There Goes the Bride
|Date||12th July 2018|
|Venue||Inkberrow Village Hall|
|Type of Production||Farce|
Author: Andy Brown
Having previously both taken part in as well as seeing farces written by Ray Cooney and John Chapman I looked forward to watching ‘There Goes the Bride’ performed by Inkberrow Players. I was not to be disappointed in the quality of the writing and the overall performance.
First produced in 1974 this play contains all the usual elements of farce such as mixed identities, confused characters, different exits and entrances plus, in this case, a character only visible to one other.
The play opens with the mother of the bride Ursula Westerby played by Mo McCarthy repairing her daughter’s wedding dress while grandad searched for socks and grandma was battling with her corset. Mo played the part of the long-suffering wife well getting more and more exasperated.
The father of the bride meanwhile seemed to be more interested in his business dealings, whilst the in laws, who have flown in from Australia, have no hotel booked and the flowers for the wedding were forgotten. All is not going well!! Then the father of the bride receives a bang on his head and from then onwards he sees a 1920’s flapper.
Tim Cole as Timothy Westerby (father of the bride) demonstrated a strong and energetic performance throughout playing different characters following the bangs to the head he received. There were many amusing moments, much to the enjoyment of the audience, such as when he was signalling to Polly Perkins, the 1920’s flapper, played by Barbara Clubley and when he was auditioning his dance routines believing he was Fred Astaire with Polly as Ginger Rogers!
Barbara as Polly gave a competent and believable performance. Unbeknown to the audience at the start of the play she must have spent the first 25 minutes of the play hidden behind the sofa! Well done on playing this role!
Husband and wife David and Margaret Ballard were delightful together as Dr Gerald and Daphne Drimmond. There were some delightful pieces involving David as the forgetful doctor who not only spent time in search of socks but got completely lost in what was happening at times as well as having to portray a porter to go along with Timothy. I particularly liked him when mimicking the action of his son in law and his comic timing throughout. Margaret meanwhile was ideal as the snobby grandmother.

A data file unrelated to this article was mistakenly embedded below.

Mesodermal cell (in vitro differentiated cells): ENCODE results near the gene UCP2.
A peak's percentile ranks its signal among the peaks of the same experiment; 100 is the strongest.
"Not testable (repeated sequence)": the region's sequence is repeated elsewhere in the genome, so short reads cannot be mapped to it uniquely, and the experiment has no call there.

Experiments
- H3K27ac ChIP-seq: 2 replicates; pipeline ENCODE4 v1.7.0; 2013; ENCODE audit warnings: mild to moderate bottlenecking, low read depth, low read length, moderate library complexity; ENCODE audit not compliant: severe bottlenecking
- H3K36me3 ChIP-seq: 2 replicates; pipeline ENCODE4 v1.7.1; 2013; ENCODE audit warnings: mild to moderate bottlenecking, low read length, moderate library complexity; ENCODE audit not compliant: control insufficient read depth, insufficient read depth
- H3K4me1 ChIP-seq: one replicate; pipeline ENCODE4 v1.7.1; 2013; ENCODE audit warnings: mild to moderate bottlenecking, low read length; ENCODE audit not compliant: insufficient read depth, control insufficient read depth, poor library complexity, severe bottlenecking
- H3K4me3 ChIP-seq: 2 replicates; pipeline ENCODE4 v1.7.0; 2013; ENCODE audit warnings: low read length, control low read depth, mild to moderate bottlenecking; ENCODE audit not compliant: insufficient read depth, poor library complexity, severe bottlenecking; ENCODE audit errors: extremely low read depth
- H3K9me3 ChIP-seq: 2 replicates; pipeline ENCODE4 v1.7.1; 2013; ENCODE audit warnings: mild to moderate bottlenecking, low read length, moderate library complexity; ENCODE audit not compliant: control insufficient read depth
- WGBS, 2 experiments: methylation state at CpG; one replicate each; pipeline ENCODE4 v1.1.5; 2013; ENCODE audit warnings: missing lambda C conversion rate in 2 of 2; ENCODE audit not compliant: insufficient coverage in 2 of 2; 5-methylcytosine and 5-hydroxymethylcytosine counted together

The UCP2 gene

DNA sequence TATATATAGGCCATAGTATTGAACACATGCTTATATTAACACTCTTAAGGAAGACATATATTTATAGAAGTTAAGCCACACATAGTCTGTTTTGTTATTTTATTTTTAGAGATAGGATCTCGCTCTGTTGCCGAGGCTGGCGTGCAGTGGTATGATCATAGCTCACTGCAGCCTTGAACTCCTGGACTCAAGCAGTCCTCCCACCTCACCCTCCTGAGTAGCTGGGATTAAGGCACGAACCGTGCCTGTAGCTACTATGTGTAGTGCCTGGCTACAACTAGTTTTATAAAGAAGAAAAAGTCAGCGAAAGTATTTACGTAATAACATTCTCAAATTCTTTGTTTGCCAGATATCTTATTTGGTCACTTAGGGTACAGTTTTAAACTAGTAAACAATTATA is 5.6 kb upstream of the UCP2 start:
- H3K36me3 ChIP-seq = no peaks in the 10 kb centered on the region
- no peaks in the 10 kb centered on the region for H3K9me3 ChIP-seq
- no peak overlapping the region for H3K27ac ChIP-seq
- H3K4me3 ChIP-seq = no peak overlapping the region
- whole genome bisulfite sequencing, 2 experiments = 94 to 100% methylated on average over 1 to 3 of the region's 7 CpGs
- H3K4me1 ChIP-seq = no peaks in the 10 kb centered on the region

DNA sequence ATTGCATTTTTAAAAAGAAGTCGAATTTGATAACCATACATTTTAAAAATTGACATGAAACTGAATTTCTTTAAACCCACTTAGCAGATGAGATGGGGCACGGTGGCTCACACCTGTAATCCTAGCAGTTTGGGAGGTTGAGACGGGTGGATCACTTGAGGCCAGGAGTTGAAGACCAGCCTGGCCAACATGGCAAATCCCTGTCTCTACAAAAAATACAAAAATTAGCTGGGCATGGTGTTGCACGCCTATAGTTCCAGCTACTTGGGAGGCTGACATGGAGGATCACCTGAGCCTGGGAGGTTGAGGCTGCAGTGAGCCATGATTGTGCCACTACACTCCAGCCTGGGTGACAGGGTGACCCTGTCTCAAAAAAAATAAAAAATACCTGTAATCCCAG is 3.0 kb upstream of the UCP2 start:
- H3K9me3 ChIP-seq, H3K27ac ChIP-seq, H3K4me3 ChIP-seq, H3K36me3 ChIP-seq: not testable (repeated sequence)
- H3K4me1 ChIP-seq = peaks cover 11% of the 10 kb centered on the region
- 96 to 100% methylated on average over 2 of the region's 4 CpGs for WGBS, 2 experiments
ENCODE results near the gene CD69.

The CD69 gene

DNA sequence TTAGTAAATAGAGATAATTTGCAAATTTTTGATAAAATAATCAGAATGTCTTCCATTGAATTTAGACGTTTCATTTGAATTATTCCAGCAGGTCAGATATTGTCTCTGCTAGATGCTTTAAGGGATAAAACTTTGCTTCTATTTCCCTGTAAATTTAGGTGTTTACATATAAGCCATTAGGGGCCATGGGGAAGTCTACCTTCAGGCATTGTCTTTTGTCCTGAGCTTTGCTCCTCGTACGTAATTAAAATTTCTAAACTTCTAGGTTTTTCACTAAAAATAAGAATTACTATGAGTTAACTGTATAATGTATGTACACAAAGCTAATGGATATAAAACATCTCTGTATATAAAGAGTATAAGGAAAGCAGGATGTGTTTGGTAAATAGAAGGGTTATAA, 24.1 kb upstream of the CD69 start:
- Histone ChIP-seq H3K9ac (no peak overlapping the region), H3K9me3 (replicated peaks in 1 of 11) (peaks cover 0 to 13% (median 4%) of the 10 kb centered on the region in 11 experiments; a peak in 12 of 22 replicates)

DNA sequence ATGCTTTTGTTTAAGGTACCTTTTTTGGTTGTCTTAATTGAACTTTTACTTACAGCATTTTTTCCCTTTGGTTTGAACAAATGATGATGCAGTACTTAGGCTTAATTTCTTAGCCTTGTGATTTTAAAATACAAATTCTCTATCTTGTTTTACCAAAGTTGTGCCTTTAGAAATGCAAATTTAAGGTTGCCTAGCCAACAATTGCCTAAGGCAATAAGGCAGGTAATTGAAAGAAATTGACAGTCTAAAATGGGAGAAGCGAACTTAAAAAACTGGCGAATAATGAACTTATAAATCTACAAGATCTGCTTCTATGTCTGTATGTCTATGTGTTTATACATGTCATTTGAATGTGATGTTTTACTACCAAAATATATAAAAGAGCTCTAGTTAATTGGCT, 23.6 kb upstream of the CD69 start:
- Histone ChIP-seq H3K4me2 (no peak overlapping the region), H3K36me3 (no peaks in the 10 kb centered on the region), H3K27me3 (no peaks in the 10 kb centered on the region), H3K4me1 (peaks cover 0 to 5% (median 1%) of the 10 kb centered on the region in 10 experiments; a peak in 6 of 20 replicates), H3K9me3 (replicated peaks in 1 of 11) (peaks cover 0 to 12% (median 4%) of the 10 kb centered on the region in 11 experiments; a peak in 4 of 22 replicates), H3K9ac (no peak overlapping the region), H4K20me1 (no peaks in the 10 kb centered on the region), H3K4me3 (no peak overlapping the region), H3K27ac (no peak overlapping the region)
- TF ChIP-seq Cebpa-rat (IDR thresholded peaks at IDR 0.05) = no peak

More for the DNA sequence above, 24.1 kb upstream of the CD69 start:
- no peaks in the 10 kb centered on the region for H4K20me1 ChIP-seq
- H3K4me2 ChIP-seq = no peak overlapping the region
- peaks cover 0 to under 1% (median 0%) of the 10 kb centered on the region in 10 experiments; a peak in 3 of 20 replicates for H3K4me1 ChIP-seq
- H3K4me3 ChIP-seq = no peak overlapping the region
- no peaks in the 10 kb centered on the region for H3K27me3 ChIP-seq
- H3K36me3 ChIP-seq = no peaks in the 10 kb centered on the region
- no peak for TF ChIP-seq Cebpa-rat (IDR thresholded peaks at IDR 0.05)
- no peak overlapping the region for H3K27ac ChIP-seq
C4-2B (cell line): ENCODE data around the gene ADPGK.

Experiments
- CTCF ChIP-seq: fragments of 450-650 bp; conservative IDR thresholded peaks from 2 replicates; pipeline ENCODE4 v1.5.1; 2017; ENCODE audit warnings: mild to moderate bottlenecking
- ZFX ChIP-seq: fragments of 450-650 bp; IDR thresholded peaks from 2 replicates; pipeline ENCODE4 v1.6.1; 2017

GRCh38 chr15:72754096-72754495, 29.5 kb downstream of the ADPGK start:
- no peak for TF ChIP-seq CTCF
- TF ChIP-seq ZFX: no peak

Bill Shorter – business partner of Timothy Westerby was played by Gary Clubley. The part was well played and demonstrated the right amount of confusion and frustration as the character becomes more engrossed in the action. The pair worked well together and made the most of the lines, including the gag about him being ‘shorter.’
Judy Westerby played by Sarah Young gave a credible performance as the bride who continually found herself getting upset by the events unfolding in front of us.
Finally, congratulations to Malcolm McGillivray as Charles Babcock who gave a pleasing performance as the Australian father of the groom who could not quite believe the goings on when he finally arrived at the home of his future daughter-in -law. He appeared genuinely shocked when a drink was tipped over him!
The set was of a good quality and functional. Props and furniture on the set were also a good quality with the exception maybe of the champagne which looked too much like clear water.
There were some technical issues on opening night such as a delayed telephone ring and a few dropped lines. There was great amusement in the audience when the prompt needed to take the cast back 3 ½ pages. This following one of the actors going to the prompt corner to sort out what had gone wrong. This resulted in us hearing some lines and seeing some action for a second time. This somehow made these lines even funnier than the first time and seemed to bring the audience even more on side.
Costumes were suitable to the characters especially the flapper costume worn by Polly Perkins.
There were a few times when cast members were not ideally placed on the stage. This was not however I believe be due to direction just a case of people finding themselves in the wrong place.
The cast were however, good at not looking at Polly Perkins and throughout gave a believable performance of not able to see her – so well done on achieving this!
Yes, some opening night issues however, like me, the whole audience seemed to really enjoy the evening. In addition, the cast remained composed when things went wrong and continued their determination to bring about a good result.
Thank you for your welcome and kind hospitality. I look forward to seeing you again in the foreseeable future at your next production.